fruits[ i ] = (char *) malloc(15 * sizeof (char));

    Click this link to see the Examples of Pointer and Strings

    Pointer and Function

    • We can pass pointers as arguments in a function as Pass by-reference method.
    • In this method, when arguments are passed by reference (i.e. when a pointer is passed as an argument to a function), the address of a variable is passed. The contents of that address can be accessed freely, either in the called or calling function. Therefore, the function called by reference can change the value of the variable used in the call.
    • Using call by reference method we can make a function return more than one value at a time, which is not possible in the call-by-value method.
    • A function can also return a pointer to the calling program, it returns an int, a float, or any other data type. To return a pointer, a function must explicitly be mentioned in the calling program as well as in the function prototype.

    Click this link to see the examples of Pointer and Function

    Pointer and Structure

    • As we know that a pointer is a variable that points to the address of another variable of any data type such as int, char, float etc. Similarly, we can have a pointer to structures, where a pointer variable can point to the address of a structure variable. 
    • Pointer to structure can be represented as –
    struct student
        char name[30];
        int rollno;
        int class;
        char course[30];
    struct student stu;
    struct student *ptr;


    Click this link to see the examples of Pointer and Structure

    Types of Pointer

    • Wild pointer
      • Uninitialized pointers in the C code are known as Wild Pointers. These point to some arbitrary memory location and can cause bad program behavior or program crashes.
    • Null pointer
      • When we assign a zero(0) value/NULL to a pointer of any type, then it becomes a Null pointer. This pointer doesn’t refer to any address of a variable.
      • It is an exception to assign an integer value 0, which is sometimes used to indicate some special condition.
      • The address of the null pointer results in 0/zero on printing.
      • A macro is used to represent a null pointer. That macro goes under the name NULL.
      • Thus, a null pointer is declared as –
    int ptr = NULL;
    int ptr=0;
    • Dangling pointer
      • When there is a pointer pointing to a memory address of any variable, but after some time the variable is deleted from the memory location while keeping the pointer pointing to that location.
      • If a pointer is pointing to any memory location, but meanwhile another pointer deletes the memory occupied by the first pointer while the first pointer still points to that memory location, the first pointer will be known as a dangling pointer. This problem is known as a dangling pointer problem.
      • A dangling pointer arises when an object is deleted without modifying the value of the pointer. The pointer points to the deallocated memory.
      • The problem of a dangling pointer can be overcome by assigning a NULL value to the dangling pointer.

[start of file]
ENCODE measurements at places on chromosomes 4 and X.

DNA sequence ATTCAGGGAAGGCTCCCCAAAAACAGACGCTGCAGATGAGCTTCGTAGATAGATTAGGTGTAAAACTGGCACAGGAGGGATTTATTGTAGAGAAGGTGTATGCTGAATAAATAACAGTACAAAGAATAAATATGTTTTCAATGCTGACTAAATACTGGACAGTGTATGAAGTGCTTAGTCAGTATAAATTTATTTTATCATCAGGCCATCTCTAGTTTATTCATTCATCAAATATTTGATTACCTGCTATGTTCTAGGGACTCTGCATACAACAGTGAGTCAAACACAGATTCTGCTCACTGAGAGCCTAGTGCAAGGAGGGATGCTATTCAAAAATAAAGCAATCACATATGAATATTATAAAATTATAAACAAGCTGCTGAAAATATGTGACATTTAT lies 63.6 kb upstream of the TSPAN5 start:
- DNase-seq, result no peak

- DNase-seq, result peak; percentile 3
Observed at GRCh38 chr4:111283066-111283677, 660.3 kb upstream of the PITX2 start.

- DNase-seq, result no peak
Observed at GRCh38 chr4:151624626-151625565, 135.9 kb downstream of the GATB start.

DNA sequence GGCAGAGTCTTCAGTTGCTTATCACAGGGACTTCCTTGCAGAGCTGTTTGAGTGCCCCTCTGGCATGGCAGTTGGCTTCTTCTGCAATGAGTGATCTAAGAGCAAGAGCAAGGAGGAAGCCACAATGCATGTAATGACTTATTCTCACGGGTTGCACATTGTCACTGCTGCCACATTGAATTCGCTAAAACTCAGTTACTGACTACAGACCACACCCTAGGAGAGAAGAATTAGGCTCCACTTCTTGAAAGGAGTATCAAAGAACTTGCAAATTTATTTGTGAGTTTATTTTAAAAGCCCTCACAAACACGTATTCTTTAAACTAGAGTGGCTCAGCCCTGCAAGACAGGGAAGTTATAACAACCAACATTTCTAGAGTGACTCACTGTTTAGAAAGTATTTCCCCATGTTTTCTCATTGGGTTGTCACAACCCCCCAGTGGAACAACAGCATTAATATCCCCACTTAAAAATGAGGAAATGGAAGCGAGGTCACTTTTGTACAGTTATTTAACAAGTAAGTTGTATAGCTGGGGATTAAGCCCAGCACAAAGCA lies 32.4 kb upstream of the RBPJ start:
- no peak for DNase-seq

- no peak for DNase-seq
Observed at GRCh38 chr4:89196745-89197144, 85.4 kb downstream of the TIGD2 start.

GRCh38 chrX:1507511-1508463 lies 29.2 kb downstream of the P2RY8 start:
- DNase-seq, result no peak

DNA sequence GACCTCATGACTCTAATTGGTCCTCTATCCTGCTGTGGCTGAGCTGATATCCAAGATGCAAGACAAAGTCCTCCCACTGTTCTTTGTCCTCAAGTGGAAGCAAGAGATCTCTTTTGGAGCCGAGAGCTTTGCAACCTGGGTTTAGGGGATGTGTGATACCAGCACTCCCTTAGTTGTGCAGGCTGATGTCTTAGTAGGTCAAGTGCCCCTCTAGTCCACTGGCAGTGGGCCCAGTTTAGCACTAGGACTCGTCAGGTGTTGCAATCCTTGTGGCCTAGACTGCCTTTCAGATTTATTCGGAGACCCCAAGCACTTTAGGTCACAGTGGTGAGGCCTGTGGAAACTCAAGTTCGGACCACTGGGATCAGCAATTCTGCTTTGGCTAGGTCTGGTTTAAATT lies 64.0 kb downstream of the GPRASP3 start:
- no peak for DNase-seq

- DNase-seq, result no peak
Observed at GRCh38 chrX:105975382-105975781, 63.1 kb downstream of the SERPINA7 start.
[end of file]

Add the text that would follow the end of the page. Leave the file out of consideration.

• Near pointer
      • A virtual address is composed of the selector and offset.
      • A near pointer doesn’t have an explicit selector.
      • These are the non-standard keywords and implementation-specific. These are irrelevant in a modern platform.
    • Far pointer
      • A pointer that can access all 16 segments (whole residence memory) of RAM is known as a far pointer. A far pointer is a 32-bit pointer that obtains information outside the memory in a given section.
      • A virtual address is composed of the selector and offset.
      • A far pointer has an explicit selector.
      • When we perform pointer arithmetic on the far pointer, the selector is not modified.
      • These are the non-standard keywords and implementation-specific. These are irrelevant in a modern platform.
    • Huge pointer
      • A virtual address is composed of the selector and offset.
      • A huge pointer has an explicit selector.
      • When we perform pointer arithmetic on the huge pointer, the selector is modified.
      • These are the non-standard keywords and implementation-specific. These are irrelevant in a modern platform.


    The main use of pointers are –

    • Accessing Array Elements : Pointers are used for accessing information quickly stored in an array of integers and strings.
    • Dynamic Memory Allocation : Pointers are used/involved in allocation and de-allocation of memory during the execution of a program i.e. they are used to create dynamic data structures built up from blocks of memory allocated from the heap at run-time.
    • Call by Reference : C uses pointers to handle variable parameters passed to functions i.e. the pointers are used to pass a reference of a variable to another function for further processing.
    • Data Structures Creation : The pointers are used to construct different data structures as one of the main components in tree, graph, linked list, stack, queue, etc.
    • Developing Software : The power of pointers is as a great tool used by expert programmers for developing system software, driver software, etc.


    Categories: C